by Xochitl Dixon • 2
My parents immigrated from Mexico as children, grew up in California, and applied for American citizenship as adults. Longing to give me a chance for a better life, they changed my Spanish middle name to English and dropped my first name when they registered me for kindergarten. Though I’d been speaking Spanish since I babbled my first words, they forbade me to speak Spanish in school. We spoke English at home, too, unless Spanish-speaking relatives or friends came to visit.
My parents believed my accent-free English and light complexion guaranteed my ability to fit in, to pass as “White.” They worked hard to erase every trace of our culture in me and in our home. They only spared the items in our pantry, since history proved our food was more acceptable than our descendants.
Their desire for assimilation left me resentful and stranded between two worlds that expected me to fit stereotypes while affirming that I didn’t belong in Mexico or America. As an act of rebellion, when I turned eighteen, I began using my first name. Xochitl, pronounced So-Cheel, an Aztec name that honored my Mexican heritage and would make people accept me . . . all of me. Or so I thought.
In college, fellow students and even some professors referred to me as an “Affirmative Action charity case.” Far too many people exaggerated mispronouncing my name. Frustrated, I adjusted the spelling to make the pronunciation easier for them. Xochi, pronounced So-She.
Over two decades later, in 2021, I watched a video interview and realized I’d adopted the wrong pronunciation of my name. I have since corrected my error.
Resisting assimilation, striving for a sense of belonging, and struggling with hating my light complexion through most of my childhood, high school, and college years, I tried to answer a question that fueled my insecurities.
What are you?
It wasn’t until the year I accepted Christ as my personal Savior (2001) that I answered that question with confidence.
What am I?
I am a beloved child of God created on purpose and with a God-ordained purpose, so that I could thrive within an intentionally diverse and purposefully connected community of His image-bearers.
My newfound confidence strengthened my resolve, until my biracial (Black and Mexican) son became the target of racism during his first month as a Kindergartener.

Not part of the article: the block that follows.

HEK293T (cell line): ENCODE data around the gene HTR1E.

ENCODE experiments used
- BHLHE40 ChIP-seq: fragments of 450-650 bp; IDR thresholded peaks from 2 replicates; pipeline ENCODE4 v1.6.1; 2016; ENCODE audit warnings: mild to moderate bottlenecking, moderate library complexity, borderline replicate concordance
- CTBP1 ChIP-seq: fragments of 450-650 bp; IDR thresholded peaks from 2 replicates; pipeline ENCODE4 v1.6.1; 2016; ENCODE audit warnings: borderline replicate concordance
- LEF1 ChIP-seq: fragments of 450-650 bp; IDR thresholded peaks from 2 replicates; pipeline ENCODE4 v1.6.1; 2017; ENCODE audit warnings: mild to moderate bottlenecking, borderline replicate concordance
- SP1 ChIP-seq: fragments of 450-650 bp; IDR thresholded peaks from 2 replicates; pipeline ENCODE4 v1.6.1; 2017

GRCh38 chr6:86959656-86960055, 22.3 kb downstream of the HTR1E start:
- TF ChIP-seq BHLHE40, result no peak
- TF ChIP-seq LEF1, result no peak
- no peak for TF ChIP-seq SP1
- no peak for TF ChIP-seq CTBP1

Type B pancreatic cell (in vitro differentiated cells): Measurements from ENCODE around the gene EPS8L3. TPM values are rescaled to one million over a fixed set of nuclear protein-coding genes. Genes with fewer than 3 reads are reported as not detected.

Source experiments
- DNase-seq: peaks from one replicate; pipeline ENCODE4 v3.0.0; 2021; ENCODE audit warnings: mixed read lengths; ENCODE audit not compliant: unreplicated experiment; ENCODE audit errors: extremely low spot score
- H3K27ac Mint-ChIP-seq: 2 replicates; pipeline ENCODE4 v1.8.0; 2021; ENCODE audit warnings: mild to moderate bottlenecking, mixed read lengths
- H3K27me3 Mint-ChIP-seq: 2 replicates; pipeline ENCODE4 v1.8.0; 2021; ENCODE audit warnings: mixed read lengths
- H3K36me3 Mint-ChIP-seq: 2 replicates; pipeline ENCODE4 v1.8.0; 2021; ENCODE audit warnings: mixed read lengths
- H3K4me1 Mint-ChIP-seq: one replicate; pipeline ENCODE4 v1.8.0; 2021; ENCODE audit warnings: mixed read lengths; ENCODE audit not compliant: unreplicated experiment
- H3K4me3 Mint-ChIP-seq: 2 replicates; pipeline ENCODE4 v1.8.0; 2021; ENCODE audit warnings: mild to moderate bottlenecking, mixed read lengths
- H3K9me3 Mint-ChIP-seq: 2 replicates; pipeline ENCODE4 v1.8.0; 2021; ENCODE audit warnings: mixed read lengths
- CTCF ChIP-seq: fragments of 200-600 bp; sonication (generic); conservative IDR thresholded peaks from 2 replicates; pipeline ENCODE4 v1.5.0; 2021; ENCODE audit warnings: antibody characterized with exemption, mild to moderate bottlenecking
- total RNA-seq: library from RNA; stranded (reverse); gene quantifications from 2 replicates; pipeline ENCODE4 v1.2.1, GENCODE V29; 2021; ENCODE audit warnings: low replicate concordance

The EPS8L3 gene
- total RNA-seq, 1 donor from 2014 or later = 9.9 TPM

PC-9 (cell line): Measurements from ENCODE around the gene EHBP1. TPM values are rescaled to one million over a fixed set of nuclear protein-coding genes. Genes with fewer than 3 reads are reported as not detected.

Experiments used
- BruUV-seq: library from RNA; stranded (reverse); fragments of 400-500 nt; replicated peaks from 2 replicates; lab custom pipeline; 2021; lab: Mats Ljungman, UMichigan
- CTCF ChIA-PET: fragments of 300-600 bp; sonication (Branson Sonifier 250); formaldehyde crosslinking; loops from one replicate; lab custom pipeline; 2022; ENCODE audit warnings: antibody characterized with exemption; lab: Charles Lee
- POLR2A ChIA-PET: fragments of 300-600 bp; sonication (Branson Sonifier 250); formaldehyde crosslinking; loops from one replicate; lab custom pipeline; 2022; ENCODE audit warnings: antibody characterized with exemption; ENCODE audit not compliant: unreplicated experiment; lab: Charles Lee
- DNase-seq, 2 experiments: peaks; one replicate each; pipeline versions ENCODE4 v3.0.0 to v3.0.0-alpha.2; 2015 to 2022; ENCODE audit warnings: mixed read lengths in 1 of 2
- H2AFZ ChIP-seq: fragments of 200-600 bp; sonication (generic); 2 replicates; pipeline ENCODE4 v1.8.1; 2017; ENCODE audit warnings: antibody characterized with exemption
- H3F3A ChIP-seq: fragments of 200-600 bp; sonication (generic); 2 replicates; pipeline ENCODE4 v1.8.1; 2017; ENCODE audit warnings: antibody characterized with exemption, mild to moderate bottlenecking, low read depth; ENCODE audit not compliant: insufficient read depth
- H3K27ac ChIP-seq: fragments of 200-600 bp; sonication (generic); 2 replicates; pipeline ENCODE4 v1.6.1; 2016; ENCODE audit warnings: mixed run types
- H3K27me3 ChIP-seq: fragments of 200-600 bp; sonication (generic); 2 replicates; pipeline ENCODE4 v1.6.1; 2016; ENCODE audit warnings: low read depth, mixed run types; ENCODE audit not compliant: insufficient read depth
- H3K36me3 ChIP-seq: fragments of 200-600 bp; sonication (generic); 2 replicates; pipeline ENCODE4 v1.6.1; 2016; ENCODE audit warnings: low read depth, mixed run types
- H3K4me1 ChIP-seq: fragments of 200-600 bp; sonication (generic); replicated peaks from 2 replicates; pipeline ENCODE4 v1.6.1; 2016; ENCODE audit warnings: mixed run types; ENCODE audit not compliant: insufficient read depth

As a new Christian, I wanted to respond in love not hate.
While I prayed, God used Psalm 139:23-26 to deepen my roots in the foundation that secured my identity in the unchanging truth of the Bible and the life-changing love of Christ.
“For you created my inmost being; you knit me together in my mother’s womb. I praise you because I am fearfully and wonderfully made; your works are wonderful, I know that full well. My frame was not hidden from you when I was made in the depths of the earth. Your eyes saw my unformed body; all the days ordained for me were written in your book before one of them came to be.” Psalm 139:23-26
Through the life-transforming power of the Holy Spirit, I finally saw my whole self and accepted every part of me. From that foundational confidence, I recognized every person God created as a unique and valuable member of His family. Our differences are God’s good and deliberate decisions. And in 2001, I wrote Different Like Me.
Almost two decades later, in August 2020, I celebrated the release of that picture book and invited others to join me in saying: “God made you special and different like me.”
Xochitl (So-Cheel) Dixon serves as a contributing writer for Our Daily Bread Ministries. She is the author of Waiting for God: Trusting Daily in God’s Plan and Pace and the 2021 ECPA Christian Book Award Children’s Book finalist, Different Like Me. Xochitl serves the Lord with her beautifully diverse family and her service dog, Callie. Crossing generational and cultural boundaries with faith-building messages of God’s love, she encourages readers around the world through writing, speaking, and the Worship Expressed Christian apparel and accessories she designs. She enjoys connecting with readers on social media and her blog at www.xedixon.com.